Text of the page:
When a person is charged with a criminal offence, the police either post or hand the accused person with what is called a Court Attendance Notice (CAN) that includes a copy of the police Full Facts sheet/s.
The Court Attendance Notice (CAN) tells an accused person to attend a Local Court and provides them with the date, time, and name of the Local Court to attend.
The police full facts sheet/s outlines the offences and the alleged acts and/or circumstances that police allege occurred or were done by the accused person.
Once an accused person attends the Local Court on the specified date noted in the CAN and if the accused person pleads in Local Court not guilty to the charge/s, police generally start to prepare what is called a ‘brief of evidence’.
The Local Court gives police approximately four (4) weeks to prepare and serve the brief of evidence to the accused person in most criminal cases. Apart from some more minor summary offences punishable only by fines where a brief of evidence is not required to be served.
AND the brief of evidence MUST be served at least 14 days before a hearing in the Local Court pursuant to s 183(3) of the Criminal Procedure Act. Failure of the police to serve the brief within 14 days can lead the Local Court to refuse to admit any evidence from the brief of evidence. If, the police or prosecution fails to provide compelling reasons for not serving the brief in time to the accused person (see s 187(1)(a) of the Criminal Procedure Act). Which then can result in the brief of evidence to be inadmissible pursuant to s 188(1) of the Criminal Procedure Act and the charges withdrawn.
However, when a brief of evidence is served the accused person must be aware that the police brief of evidence is an all-important, at times lengthy and complicated set of documents, consisting of many parts and categories of evidence. AND should be checked thoroughly for completeness and read with care.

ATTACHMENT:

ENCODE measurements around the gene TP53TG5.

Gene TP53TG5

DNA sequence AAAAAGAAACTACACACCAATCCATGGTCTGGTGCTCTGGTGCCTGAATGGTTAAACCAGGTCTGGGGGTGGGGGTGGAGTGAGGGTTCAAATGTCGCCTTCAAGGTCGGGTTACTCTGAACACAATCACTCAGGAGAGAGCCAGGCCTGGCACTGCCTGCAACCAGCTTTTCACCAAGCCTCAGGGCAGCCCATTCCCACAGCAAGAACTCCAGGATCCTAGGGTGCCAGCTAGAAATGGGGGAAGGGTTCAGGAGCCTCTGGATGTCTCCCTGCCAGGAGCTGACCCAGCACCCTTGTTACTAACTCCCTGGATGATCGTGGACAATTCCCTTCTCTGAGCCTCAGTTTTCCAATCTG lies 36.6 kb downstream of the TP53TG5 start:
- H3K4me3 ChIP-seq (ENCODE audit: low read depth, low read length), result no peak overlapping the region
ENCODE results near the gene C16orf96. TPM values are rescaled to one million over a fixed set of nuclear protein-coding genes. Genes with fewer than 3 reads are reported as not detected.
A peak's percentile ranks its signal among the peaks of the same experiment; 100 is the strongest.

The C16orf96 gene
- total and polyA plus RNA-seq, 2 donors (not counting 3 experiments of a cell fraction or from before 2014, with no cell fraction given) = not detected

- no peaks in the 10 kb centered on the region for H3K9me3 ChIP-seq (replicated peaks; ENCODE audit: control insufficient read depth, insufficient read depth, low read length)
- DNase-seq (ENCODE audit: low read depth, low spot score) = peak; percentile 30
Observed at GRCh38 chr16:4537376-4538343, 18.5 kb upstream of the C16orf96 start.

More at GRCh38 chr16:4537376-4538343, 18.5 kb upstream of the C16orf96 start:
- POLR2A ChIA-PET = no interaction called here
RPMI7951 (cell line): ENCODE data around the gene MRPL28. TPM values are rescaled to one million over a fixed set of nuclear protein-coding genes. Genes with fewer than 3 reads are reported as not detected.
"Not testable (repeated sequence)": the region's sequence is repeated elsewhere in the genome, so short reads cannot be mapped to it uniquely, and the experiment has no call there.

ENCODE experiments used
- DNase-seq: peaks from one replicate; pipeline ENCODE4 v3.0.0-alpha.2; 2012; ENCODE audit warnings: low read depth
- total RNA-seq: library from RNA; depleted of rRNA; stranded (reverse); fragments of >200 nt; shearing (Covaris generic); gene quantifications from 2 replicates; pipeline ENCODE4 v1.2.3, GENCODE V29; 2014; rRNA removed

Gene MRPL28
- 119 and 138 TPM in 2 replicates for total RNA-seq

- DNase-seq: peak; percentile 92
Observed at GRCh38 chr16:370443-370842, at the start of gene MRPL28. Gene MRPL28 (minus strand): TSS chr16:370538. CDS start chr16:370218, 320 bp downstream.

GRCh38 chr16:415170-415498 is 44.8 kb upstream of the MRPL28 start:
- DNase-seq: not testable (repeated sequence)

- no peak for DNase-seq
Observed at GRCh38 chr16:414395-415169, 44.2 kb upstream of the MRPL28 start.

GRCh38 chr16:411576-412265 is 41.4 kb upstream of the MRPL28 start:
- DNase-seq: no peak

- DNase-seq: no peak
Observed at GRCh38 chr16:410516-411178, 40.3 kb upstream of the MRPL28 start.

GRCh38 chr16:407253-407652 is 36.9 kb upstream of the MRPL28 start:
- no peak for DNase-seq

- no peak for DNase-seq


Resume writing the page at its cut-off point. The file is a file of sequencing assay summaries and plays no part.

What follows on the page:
Firstly, the first page of the brief of evidence will contain a covering sheet and contents index page/s. These pages outline and state what is enclosed in the brief of evidence and if anything is still pending and/or outstanding to be included later. These pages should be cross-referenced with the contents in the brief of evidence to ensure all documents stated in the cover and content pages are included.
Secondly the entire brief of evidence should be read with care as it generally contains the all the evidence police have against the accused person that will be presented to the Court to meet the elements of the offence/s as charged.
Evidence documents inside the brief of evidence vary according to the charge or offences. However, the brief of evidence can likely include:
Also, the brief of evidence can be added to by police as the case progresses. Police can add and serve the accused person with additional material to the brief of evidence, along with added charges before a hearing/trial date.
Furthermore, if the matter is a serious indicatable offence (punishable by 5 years of more in prison) the Director of Public Prosecutions can add charges in the alternative in what is called a charge certification mention at Court.
In conclusion, the brief of evidence is a complex set of documents. It requires thorough reading and checking to gage the scope and strength of the evidence and must be severed within the required statutory timeframe.
Moreover, it requires legal expertise to understand, so if you or someone you know has been charged with a criminal offence and have a police brief of evidence served, contact Rep-Revive Criminal & Employment Lawyers® for a free initial consultation.